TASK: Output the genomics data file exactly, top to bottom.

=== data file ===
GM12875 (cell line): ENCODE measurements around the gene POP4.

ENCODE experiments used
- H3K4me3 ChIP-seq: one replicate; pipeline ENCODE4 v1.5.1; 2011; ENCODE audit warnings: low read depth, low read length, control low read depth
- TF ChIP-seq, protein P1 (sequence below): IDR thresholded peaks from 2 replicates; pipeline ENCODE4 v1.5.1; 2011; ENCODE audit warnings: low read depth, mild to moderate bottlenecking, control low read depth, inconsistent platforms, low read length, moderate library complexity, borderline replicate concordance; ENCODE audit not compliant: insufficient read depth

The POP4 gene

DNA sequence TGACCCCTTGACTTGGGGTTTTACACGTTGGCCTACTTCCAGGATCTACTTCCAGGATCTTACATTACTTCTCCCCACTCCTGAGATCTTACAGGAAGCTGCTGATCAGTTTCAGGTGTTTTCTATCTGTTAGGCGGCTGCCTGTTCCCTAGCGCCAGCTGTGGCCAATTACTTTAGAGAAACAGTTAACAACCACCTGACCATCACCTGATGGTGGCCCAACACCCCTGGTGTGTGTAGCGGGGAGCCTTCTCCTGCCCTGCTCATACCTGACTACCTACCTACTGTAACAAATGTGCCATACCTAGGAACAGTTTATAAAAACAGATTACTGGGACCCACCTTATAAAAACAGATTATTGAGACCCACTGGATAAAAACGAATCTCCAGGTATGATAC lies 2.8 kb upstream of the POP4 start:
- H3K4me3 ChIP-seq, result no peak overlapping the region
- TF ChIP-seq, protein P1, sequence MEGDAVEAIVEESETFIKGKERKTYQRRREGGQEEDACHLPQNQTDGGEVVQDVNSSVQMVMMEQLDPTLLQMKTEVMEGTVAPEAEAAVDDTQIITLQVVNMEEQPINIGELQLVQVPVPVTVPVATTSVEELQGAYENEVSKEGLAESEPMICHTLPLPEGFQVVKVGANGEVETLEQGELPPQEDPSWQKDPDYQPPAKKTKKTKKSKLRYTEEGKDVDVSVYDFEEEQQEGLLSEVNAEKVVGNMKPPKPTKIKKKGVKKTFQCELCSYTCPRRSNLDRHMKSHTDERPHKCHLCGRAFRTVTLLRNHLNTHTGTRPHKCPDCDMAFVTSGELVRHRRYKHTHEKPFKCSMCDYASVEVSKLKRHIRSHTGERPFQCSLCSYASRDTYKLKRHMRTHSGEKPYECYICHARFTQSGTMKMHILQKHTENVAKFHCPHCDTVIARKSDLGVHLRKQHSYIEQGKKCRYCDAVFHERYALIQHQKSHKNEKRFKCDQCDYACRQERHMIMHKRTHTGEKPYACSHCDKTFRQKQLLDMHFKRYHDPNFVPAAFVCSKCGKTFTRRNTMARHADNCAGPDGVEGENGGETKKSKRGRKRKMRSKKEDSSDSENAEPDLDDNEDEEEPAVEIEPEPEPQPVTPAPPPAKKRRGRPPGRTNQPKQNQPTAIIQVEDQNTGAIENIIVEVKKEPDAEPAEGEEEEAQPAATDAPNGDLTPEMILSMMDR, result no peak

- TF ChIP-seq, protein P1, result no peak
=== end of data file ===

GM12875 (cell line): ENCODE measurements around the gene POP4.

ENCODE experiments used
- H3K4me3 ChIP-seq: one replicate; pipeline ENCODE4 v1.5.1; 2011; ENCODE audit warnings: low read depth, low read length, control low read depth
- TF ChIP-seq, protein P1 (sequence below): IDR thresholded peaks from 2 replicates; pipeline ENCODE4 v1.5.1; 2011; ENCODE audit warnings: low read depth, mild to moderate bottlenecking, control low read depth, inconsistent platforms, low read length, moderate library complexity, borderline replicate concordance; ENCODE audit not compliant: insufficient read depth

The POP4 gene

DNA sequence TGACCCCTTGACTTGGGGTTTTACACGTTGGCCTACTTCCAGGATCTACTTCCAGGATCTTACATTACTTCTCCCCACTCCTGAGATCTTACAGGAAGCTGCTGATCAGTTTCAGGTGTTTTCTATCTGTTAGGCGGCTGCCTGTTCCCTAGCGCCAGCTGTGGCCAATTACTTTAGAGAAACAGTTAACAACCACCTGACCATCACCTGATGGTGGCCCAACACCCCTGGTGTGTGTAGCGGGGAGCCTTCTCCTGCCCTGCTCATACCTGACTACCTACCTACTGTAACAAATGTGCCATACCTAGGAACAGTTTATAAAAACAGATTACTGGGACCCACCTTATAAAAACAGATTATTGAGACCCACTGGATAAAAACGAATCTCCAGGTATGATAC lies 2.8 kb upstream of the POP4 start:
- H3K4me3 ChIP-seq, result no peak overlapping the region
- TF ChIP-seq, protein P1, sequence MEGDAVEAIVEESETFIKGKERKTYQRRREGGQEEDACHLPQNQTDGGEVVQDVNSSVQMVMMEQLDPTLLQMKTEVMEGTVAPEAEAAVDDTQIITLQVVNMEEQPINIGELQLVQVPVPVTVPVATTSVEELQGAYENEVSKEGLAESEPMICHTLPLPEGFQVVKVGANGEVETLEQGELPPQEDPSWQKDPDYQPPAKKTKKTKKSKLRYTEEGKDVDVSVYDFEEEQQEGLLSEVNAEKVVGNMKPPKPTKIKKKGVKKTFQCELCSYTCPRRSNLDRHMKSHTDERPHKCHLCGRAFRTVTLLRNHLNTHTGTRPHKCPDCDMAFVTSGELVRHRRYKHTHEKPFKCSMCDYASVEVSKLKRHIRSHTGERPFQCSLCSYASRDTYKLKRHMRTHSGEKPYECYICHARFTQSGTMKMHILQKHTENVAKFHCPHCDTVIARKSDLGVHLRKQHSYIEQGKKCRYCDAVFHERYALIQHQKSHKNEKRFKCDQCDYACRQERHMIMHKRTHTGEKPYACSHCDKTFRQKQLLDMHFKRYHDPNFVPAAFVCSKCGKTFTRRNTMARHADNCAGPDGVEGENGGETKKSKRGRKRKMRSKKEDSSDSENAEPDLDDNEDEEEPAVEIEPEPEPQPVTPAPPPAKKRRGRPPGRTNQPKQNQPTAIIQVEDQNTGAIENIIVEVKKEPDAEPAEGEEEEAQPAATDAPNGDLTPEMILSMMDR, result no peak

- TF ChIP-seq, protein P1, result no peak